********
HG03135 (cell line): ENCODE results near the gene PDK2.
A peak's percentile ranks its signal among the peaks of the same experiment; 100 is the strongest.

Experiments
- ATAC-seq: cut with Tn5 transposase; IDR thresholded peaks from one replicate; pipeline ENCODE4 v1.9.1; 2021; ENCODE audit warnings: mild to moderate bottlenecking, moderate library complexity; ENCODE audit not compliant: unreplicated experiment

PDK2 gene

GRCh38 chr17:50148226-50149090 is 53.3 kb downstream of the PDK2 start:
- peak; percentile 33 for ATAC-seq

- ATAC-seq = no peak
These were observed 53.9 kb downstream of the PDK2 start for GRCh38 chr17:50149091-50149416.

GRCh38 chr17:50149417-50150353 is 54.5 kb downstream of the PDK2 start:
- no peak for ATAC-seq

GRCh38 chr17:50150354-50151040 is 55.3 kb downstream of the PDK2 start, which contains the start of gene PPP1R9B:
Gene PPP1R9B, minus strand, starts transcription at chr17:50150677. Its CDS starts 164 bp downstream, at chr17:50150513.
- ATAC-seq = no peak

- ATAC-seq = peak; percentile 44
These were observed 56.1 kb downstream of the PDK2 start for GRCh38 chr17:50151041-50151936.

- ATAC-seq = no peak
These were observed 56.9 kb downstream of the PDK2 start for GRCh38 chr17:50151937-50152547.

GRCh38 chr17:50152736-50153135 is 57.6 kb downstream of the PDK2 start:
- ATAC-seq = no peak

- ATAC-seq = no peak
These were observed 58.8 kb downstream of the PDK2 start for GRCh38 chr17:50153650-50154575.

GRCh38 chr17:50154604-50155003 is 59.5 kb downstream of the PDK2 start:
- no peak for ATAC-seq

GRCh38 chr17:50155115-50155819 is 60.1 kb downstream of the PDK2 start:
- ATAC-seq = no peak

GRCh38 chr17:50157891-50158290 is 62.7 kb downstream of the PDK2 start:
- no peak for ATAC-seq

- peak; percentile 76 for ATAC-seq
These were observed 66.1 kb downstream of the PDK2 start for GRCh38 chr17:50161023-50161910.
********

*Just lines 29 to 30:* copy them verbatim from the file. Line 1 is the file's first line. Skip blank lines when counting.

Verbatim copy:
- peak; percentile 76 for ATAC-seq
These were observed 66.1 kb downstream of the PDK2 start for GRCh38 chr17:50161023-50161910.